Dodd Impact’s 2021 Malka Penn Award honors This is My America

Dodd Impact Malka Penn Award 2021 This is my america

Author Kim Johnson’s debut novel features
young readers take a critical look at justice in America

Hailed by critics for his crucial look at justice in the United States, This is my america by author Kim Johnson was recognized as the 2021 recipient of the Malka Penn Award for Human Rights in Children’s Literature, presented by Dodd Human Rights Impact at UConn.

“Kim Johnson delivered a compelling story that addresses human rights issues related to historic racism, corruption, police brutality and incarceration at a critical time in our society,” said Glenn Mitoma, Director of Dodd Human Rights Impact. “We are honored to recognize his work and the important message that This is my america brings young people who live in the midst of fighting systemic racism and who are fighting to redefine what fairness really means in the United States.

Published in 2020, This is my america, a compelling young adult debut novel by Johnson, tells the story of 17-year-old Tracy Beaumont, whose father is on death row for a murder he didn’t commit. Every week, she writes letters to Innocence X, imploring them to take up her father’s case. When her brother then becomes a murder suspect, she sets out to uncover the truth behind the crimes and reveal the roots of prejudice in the American justice system.

The producers recently announced that This is my america is in development for television for HBO Max.

The Malka Penn Prize is awarded annually to the author of an outstanding children’s book addressing human rights issues or themes, such as discrimination, equity, poverty, justice, war , peace, slavery or freedom.

Named in honor of author Michele Palmer – who writes under the pseudonym Malka Penn – the award recognizes works of fiction, non-fiction, poetry, memory or biography and written for kindergarten children in high school. Special attention is given to the stories of people who have been touched by social injustices and who, by facing these injustices, have made a difference in their lives or in the lives of others.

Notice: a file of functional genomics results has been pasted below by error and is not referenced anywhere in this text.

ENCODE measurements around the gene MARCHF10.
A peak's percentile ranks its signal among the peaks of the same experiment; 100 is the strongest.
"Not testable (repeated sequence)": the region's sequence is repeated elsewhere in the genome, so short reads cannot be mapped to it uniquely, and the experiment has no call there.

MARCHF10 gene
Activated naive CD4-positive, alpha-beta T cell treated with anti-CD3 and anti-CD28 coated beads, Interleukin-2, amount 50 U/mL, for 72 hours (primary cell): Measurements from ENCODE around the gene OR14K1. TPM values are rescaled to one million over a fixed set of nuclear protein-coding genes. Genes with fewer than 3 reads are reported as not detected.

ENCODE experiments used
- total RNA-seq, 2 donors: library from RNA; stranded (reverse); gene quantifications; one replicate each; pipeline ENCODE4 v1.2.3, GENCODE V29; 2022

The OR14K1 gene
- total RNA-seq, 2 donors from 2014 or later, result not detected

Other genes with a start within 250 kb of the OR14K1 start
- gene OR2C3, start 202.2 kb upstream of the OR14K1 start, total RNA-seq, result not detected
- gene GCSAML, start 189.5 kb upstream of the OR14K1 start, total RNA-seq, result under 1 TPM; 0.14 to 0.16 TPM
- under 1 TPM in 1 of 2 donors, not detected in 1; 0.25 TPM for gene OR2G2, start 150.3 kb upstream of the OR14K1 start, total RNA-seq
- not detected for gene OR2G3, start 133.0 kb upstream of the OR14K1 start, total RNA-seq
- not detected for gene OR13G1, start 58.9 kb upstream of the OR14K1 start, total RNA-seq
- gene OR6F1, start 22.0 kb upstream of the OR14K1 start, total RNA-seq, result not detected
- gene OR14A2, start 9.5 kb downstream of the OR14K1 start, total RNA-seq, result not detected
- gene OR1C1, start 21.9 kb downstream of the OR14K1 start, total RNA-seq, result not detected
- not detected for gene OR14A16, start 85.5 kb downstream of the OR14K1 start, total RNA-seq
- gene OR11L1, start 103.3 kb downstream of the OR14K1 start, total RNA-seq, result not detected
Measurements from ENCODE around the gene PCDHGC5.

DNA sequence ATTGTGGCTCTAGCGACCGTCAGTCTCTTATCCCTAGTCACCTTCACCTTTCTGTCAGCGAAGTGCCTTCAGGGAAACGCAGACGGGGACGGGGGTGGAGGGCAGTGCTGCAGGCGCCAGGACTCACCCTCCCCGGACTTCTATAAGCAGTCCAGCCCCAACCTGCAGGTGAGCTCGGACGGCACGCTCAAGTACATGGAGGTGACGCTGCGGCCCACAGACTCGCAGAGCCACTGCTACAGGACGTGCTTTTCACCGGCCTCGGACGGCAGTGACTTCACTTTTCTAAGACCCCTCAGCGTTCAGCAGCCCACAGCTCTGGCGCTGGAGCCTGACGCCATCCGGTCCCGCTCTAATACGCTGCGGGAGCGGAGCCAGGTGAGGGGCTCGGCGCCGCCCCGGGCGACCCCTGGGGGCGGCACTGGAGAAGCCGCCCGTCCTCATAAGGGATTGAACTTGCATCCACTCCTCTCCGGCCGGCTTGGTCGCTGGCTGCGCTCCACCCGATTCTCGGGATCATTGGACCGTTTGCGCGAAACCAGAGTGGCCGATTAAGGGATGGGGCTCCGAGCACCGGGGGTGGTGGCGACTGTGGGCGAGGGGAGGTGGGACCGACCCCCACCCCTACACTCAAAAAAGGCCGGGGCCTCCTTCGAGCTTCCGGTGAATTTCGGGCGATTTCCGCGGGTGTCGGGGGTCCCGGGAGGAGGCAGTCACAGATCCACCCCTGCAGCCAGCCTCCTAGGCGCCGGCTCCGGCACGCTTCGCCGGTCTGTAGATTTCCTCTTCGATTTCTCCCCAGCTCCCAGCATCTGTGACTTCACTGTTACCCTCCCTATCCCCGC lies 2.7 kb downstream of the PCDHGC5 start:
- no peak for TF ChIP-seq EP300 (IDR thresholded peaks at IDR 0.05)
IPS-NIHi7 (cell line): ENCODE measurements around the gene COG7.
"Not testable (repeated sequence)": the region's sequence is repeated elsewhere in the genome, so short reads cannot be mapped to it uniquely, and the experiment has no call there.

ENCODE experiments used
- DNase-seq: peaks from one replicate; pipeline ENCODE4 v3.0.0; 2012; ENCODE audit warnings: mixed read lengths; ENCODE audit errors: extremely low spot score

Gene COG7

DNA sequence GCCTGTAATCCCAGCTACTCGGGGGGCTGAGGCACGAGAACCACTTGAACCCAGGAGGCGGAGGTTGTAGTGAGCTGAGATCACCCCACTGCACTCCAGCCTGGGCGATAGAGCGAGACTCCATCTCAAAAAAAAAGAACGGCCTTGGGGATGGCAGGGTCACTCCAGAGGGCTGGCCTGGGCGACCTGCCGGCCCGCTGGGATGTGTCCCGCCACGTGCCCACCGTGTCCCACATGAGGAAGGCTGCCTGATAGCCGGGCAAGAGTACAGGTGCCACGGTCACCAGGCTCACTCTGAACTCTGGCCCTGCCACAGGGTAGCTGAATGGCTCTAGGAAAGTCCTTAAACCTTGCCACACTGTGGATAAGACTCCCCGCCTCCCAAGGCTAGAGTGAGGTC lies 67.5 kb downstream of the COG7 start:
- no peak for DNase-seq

A 2021 Malka Penn Award ceremony, featuring Johnson as well as a professional development workshop on anti-racism through literature, will be held on Tuesday, November 2, 2021 at the Thomas J. Dodd Research Center on the UConn Storrs campus .

In addition to This is my america, the Malka Penn Prize committee recognized the following selections as its 2021 honor books:

All that is sad is wrong, by Daniel Nayeri – In this autobiographical novel, Khosru, a 12-year-old refugee from Iran, forced to flee with his mother and sister, is now a college student in Oklahoma. Recognizing that he is perceived as “super weird” by his classmates, he defends himself through storytelling, revealing his family history and the history of his homeland to the increasingly captivated audience of his classmates and his parents. teachers.

Mexico: a story of refugees from the Spanish Civil War, by Maria José Ferrada and illustrated by Ana Penyas – Imaginative and expressive, Mexico tells the story of Los Niños de Morelia – the displaced children of the Spanish Civil War who, in 1937, boarded the ship Mexico bound for Mexico and what their parents hoped would be safety – through the perspective of a child on board the boat.

Dear Justyce, by Nic Stone – Two boys from the same neighborhood, with a common love of reading and hope for the future, find themselves on two different paths.

Get up! Speak!, by Andrew Joyner – A picture book that shares the steps readers can take to be a climate activist, Get up! Speak! is a quick read that’s perfect for starting to engage kids in climate justice and activism.

Nana Akua goes to school, by Tricia Elam Walker and April Harrison – Zura worries about her classmates ‘reaction to her grandmother, who has tribal markings on her face, at Grandparents’ Day at school. Nana Akua is a beautifully written story about diversity and acceptance.

The Malka Penn Award for Human Rights in Children’s Literature is presented by Dodd Human Rights Impact, which works through research, education, advocacy and engagement to foster a culture of human rights in UConn, Connecticut and around the world.

For more information on Dodd Impact, visit

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